I recently received this email from one of my son's friends who recently read A Park Ranger's Life. You never know the connections that can be made with our fellow humans. I am humbled to think that the writer felt that reading my book influenced his decision to act with kindness and compassion in a way that may have defused a potentially escalating situation.
I found your insight into dealing with "crazy" people to be helpful in my own life: the other day I was riding on the Boston subway, and there was an agitated and dirty guy sitting in one of the seats. He seemed eager to talk to people in the subway car but everyone was ignoring him, myself included. When a stop came, the woman sitting next to him got off and no one took her seat, despite the fact that the car was packed to capacity. The look on his face clearly expressed that he felt like an outcast. At that point, I recalled the multiple instances in your book in which you mentioned that most people just want a little respect and recognition and that by giving them some respect they feel validated and relax. So, I worked my way over to the seat and sat next to him. We chatted a little bit about the Red Sox and he appeared to calm down. I took this as proof that your insight holds true, and so from now on I will try to extend a small tokens of respect to similarly upset people.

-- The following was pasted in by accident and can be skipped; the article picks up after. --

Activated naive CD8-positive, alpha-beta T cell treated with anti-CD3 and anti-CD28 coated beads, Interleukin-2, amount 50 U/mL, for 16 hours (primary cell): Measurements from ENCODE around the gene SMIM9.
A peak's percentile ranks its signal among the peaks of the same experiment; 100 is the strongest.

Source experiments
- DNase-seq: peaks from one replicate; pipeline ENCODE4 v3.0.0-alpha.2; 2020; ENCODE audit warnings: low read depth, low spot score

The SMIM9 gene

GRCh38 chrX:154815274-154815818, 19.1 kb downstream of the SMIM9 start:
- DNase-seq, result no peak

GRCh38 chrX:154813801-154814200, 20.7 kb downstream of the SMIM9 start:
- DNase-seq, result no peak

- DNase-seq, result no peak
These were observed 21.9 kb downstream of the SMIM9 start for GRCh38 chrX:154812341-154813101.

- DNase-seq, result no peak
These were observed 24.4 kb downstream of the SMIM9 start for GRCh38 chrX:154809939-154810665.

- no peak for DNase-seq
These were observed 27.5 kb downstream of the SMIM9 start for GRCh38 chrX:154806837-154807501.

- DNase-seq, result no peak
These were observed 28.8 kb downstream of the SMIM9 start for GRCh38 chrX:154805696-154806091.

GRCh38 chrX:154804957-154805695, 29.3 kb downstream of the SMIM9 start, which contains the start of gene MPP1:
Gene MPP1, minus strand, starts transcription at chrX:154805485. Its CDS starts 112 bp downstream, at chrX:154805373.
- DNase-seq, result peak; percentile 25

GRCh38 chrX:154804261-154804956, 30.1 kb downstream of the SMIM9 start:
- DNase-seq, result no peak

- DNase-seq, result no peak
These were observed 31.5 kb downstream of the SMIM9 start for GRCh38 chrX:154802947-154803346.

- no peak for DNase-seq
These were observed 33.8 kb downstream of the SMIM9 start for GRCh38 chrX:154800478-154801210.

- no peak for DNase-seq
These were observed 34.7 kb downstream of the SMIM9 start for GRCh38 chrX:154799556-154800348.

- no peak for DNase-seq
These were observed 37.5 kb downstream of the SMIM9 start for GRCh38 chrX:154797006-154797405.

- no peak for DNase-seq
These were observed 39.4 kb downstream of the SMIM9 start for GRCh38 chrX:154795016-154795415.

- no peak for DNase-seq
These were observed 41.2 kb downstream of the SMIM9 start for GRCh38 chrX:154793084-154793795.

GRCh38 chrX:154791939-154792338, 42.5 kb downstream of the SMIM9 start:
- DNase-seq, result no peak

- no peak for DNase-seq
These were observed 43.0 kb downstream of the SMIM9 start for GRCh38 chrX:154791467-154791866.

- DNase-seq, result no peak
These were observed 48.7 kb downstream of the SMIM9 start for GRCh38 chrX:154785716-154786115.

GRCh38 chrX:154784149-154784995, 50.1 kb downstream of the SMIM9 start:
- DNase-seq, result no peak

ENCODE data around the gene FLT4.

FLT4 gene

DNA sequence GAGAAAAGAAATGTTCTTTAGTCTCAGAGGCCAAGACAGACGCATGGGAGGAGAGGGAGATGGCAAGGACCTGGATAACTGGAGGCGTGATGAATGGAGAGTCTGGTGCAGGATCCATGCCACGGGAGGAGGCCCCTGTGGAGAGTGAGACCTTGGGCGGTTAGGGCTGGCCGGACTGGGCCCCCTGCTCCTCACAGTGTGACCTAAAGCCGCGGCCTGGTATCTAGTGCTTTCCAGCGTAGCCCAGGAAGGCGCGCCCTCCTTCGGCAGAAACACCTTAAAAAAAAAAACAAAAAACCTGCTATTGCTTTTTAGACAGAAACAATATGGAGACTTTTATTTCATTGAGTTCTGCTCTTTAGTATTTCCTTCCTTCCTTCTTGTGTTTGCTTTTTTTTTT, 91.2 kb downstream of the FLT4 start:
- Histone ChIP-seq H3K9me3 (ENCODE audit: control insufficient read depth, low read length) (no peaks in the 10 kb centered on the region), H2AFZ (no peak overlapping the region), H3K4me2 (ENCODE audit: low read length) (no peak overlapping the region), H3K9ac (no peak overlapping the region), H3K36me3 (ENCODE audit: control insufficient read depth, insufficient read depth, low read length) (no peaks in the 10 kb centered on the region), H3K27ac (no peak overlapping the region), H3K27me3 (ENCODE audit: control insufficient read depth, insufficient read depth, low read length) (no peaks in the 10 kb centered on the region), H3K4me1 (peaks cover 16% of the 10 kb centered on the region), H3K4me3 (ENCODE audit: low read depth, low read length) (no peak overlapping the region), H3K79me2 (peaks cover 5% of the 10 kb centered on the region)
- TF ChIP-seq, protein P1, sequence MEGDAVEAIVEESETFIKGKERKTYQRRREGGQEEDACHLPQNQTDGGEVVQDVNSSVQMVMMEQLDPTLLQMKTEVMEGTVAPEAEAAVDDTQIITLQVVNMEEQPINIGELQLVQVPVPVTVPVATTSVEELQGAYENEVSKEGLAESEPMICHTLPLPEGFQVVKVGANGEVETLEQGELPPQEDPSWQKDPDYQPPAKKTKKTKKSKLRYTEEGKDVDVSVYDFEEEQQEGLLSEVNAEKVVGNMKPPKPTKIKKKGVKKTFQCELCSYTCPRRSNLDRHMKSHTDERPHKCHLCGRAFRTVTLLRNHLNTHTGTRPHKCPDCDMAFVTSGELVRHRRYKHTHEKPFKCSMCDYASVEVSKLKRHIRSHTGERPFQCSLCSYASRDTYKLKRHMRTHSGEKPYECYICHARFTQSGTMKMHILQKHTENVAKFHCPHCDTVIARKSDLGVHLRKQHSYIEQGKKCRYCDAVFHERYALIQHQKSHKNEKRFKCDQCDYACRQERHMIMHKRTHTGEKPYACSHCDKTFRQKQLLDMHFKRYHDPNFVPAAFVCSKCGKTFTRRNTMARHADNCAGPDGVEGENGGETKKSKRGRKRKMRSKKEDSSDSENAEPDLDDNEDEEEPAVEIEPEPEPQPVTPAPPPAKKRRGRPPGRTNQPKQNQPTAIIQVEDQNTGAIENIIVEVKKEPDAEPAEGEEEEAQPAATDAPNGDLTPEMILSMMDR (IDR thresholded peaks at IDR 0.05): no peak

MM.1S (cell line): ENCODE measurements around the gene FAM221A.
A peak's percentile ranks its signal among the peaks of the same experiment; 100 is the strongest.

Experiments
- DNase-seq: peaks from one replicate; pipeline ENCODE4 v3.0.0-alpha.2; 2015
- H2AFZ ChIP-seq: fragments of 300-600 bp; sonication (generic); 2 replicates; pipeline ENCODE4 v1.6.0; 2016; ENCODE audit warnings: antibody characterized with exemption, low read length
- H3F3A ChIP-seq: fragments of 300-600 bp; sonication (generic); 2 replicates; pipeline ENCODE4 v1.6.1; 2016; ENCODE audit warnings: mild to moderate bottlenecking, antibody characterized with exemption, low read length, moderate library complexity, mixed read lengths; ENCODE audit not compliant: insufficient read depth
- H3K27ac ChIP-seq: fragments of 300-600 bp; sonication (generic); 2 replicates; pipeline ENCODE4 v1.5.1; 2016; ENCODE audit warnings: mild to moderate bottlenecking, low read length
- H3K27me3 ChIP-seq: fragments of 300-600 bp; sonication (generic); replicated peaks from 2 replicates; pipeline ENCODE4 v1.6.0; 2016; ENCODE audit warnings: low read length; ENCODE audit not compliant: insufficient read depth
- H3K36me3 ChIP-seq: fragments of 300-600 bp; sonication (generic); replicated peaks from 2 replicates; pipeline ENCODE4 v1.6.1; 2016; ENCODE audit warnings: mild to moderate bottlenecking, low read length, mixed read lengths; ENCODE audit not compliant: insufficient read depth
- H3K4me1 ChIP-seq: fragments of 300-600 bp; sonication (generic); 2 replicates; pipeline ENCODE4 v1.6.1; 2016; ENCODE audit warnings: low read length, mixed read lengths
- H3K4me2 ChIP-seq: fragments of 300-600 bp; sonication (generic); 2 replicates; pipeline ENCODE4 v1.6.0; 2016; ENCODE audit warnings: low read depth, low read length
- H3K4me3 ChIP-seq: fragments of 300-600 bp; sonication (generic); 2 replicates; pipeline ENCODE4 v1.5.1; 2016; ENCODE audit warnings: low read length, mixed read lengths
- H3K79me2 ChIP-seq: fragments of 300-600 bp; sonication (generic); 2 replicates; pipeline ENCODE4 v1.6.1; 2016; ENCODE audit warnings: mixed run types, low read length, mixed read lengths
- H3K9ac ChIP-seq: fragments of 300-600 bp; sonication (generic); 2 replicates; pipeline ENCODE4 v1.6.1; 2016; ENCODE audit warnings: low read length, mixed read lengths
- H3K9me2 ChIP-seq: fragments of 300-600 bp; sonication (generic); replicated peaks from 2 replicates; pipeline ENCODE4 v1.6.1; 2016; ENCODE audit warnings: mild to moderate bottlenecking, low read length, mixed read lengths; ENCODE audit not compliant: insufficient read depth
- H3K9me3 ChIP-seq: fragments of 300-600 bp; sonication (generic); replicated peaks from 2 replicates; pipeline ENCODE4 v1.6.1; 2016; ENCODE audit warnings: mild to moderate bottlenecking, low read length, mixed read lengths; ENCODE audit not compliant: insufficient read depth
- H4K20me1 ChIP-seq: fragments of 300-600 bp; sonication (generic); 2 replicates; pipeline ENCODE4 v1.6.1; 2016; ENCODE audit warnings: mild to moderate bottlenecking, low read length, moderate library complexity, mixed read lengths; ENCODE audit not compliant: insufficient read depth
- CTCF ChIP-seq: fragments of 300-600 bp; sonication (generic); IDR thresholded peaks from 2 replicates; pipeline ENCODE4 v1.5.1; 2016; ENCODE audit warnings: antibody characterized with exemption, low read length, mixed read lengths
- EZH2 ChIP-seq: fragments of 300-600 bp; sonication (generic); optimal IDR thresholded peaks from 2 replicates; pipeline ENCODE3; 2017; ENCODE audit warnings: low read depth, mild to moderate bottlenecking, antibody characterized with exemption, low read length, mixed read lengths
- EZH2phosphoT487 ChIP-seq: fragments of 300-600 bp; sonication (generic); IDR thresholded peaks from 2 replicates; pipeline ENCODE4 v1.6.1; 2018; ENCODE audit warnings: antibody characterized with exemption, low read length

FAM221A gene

It took some courage for this young man to step forward and extend himself to another. We often never know what small and random acts of kindness can do.